A recent New York Times column argued that barring children from undergoing gender transitions is misguided because it blocks children from embracing their freedom to take risks in life. 

The column, authored by Times opinion columnist Lydia Polgreen on Friday, also dismissed the concern that children may forever regret their decision to endure these procedures. She insisted that all people risk making decisions that they’ll regret in life.

The author likened a kid's decision to take puberty blockers or undergo a full sex change operation to the decision she made to quit the middle school swim team, pointing out that each of these are similarly big decisions that change the course of one’s life. 


A photo of NYT HQ next to photo of child at a protest

A recent New York Times column argued that barring kids from undergoing gender-altering medical care bars their "freedom." (UCG / Contributor, Marcos del Mazo / Contributor)

Additionally, Polgreen asserted that medical operations to alter gender are no different from other forms of plastic surgery that make one feel more comfortable with themselves.

The framing of the column – titled "There Is No Way to Live a Life Without Regret" – was laid out in a subheader, which stated, "The panic over transgender children is driven by the fear that they’ll regret transitioning. But freedom to make mistakes is core to being human."

Polgreen began the piece by talking about the decision to quit swimming. "Had I stuck with it, my life might have turned out pretty different. I might have been a popular jock rather than a lonely weirdo. I might have become a varsity athlete who won admission to a top college rather than a barely graduated teenager who had to take remedial math at a community college to scrape my way into a not-very-competitive school."

She continued, "We allow children to make irreversible decisions about their lives all the time, ideally with the guidance and support of the communities that care for them. Sometimes they regret those decisions. The stakes vary, but they are real. So what are we saying, really, when we worry that a child will regret this particular decision, the decision to transition?"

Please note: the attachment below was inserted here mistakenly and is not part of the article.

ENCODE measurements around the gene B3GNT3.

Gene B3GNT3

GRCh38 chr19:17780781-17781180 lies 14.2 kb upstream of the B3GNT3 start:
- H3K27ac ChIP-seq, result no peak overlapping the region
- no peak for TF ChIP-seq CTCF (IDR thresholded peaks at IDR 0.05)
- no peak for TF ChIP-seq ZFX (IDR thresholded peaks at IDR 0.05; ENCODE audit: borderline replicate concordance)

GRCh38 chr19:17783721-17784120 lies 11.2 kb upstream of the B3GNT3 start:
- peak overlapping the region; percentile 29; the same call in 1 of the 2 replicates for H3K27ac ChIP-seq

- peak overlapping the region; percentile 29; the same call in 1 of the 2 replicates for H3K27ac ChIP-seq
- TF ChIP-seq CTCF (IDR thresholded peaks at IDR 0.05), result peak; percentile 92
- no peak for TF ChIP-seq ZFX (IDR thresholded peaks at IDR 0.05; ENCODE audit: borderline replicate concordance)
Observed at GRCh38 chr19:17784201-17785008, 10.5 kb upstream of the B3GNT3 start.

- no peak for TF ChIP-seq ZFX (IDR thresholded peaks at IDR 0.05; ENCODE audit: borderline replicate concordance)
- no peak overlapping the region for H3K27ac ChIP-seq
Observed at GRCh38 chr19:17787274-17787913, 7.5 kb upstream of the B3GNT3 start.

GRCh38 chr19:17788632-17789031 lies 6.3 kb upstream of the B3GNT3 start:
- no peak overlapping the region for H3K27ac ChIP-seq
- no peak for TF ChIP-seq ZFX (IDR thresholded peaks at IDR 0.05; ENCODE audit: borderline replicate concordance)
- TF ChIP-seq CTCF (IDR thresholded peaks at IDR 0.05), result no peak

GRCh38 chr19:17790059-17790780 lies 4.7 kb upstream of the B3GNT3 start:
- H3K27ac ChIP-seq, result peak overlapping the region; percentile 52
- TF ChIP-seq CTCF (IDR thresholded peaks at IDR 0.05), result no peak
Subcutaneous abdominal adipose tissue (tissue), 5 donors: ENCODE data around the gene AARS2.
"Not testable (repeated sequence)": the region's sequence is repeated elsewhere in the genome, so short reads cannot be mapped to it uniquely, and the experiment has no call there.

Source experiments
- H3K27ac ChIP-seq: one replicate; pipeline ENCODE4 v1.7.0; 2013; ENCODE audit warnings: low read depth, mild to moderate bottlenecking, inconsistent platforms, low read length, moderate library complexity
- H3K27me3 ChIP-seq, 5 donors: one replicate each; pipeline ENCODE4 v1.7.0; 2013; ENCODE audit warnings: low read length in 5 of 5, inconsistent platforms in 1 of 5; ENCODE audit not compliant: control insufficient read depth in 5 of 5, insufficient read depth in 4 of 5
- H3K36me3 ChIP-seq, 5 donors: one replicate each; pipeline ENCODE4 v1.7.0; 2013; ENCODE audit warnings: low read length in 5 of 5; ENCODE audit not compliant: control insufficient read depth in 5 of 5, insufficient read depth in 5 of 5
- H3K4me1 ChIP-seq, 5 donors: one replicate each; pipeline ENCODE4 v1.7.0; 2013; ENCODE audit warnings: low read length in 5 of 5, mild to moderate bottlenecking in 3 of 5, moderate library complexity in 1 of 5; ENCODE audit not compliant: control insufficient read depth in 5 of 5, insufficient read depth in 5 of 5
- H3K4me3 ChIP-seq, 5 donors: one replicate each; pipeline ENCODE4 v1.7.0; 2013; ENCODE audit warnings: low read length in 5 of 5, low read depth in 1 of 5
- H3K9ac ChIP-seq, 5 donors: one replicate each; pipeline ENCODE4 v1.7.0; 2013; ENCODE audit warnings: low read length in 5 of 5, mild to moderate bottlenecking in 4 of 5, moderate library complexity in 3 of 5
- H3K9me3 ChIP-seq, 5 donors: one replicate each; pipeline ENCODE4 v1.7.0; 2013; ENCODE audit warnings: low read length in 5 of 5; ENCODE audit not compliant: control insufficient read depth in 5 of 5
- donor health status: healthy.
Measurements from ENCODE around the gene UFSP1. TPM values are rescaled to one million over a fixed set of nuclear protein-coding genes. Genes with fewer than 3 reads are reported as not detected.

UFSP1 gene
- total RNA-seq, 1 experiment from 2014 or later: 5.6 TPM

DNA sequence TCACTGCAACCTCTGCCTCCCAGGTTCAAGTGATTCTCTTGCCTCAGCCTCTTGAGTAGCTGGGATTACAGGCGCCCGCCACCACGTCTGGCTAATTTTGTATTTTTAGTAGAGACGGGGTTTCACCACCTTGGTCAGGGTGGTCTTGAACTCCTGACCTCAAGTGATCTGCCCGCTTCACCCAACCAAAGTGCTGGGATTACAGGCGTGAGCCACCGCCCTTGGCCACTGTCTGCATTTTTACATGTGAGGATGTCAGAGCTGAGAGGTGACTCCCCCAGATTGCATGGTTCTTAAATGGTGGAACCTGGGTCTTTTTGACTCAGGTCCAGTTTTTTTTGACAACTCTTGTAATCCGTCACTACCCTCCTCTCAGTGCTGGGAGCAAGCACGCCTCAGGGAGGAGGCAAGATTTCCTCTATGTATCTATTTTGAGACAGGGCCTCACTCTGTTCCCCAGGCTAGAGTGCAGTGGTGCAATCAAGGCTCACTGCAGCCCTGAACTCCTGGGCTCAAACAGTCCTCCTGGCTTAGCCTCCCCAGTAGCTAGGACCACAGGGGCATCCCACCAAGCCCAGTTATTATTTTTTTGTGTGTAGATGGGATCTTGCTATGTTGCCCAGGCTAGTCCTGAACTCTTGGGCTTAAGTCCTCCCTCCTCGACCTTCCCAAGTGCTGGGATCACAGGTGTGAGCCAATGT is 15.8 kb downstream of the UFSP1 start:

Driving the comparison home, Polgreen asked, "And how is it different, really, from the decision I made to quit competitive swimming?" 

However, she conceded, "To many people — I am guessing most — this question is absurd. How could you possibly compare something as fundamental and consequential to one’s life as gender to something that seems comparatively trivial, competitive sport?"

Polgreen’s next line of defense for child sex changes was the point that things society thinks are fixed, like "race, gender and ethnicity," are actually "malleable and mutable," suggesting there’s no reason to hold to the binary gender view. 

"For a binary identity that is supposedly so fixed and powerful, gender eludes and confounds us constantly," the columnist added.


Trans Day of Visibility march

Demonstrators display a "Protect Trans Rights" flag during a protest. (Andrea Ronchini/NurPhoto via Getty Images)

Later, the columnist insisted that society has imposed gender ideology on everyone else, oppressing kids who want choice in the matter. "We are already living under a gender ideology: It is called the gender binary, and transgender people are hardly the only ones suffering from its crushing weight," Polgreen said. 

Describing plastic surgeries, the author continued, "Indeed, many if not most of these often irreversible interventions on children’s bodies are designed, in one way or another, to help children feel better about their appearances in a way that is inescapably bound up with gender." Polgreen's point was that these sex change operations are not so different from these other surgeries, of which 230,000 "were performed on teenagers in 2020."

She concluded the piece by returning to the swimming comparison: "There are times in my life when I’ve wished I hadn’t given up competitive swimming. You can’t step into the same river twice, as the ancient fragment from Heraclitus tells us. Neither you nor the river is the same. I guess that’s how I feel about the champion swimmer I could have been." 

Multiple people who came across the column on social media ripped Polgreen's arguments. 

Wall Street Journal film critic Kyle Smith summed up what he thought the logic of the piece was pushing for, writing, "‘Here kid, try this cocaine, get a face tattoo and take the keys to my car. You have the freedom to make mistakes.’"

And Human Events columnist Adam Coleman mocked the piece, writing, "Being cautious is bigotry."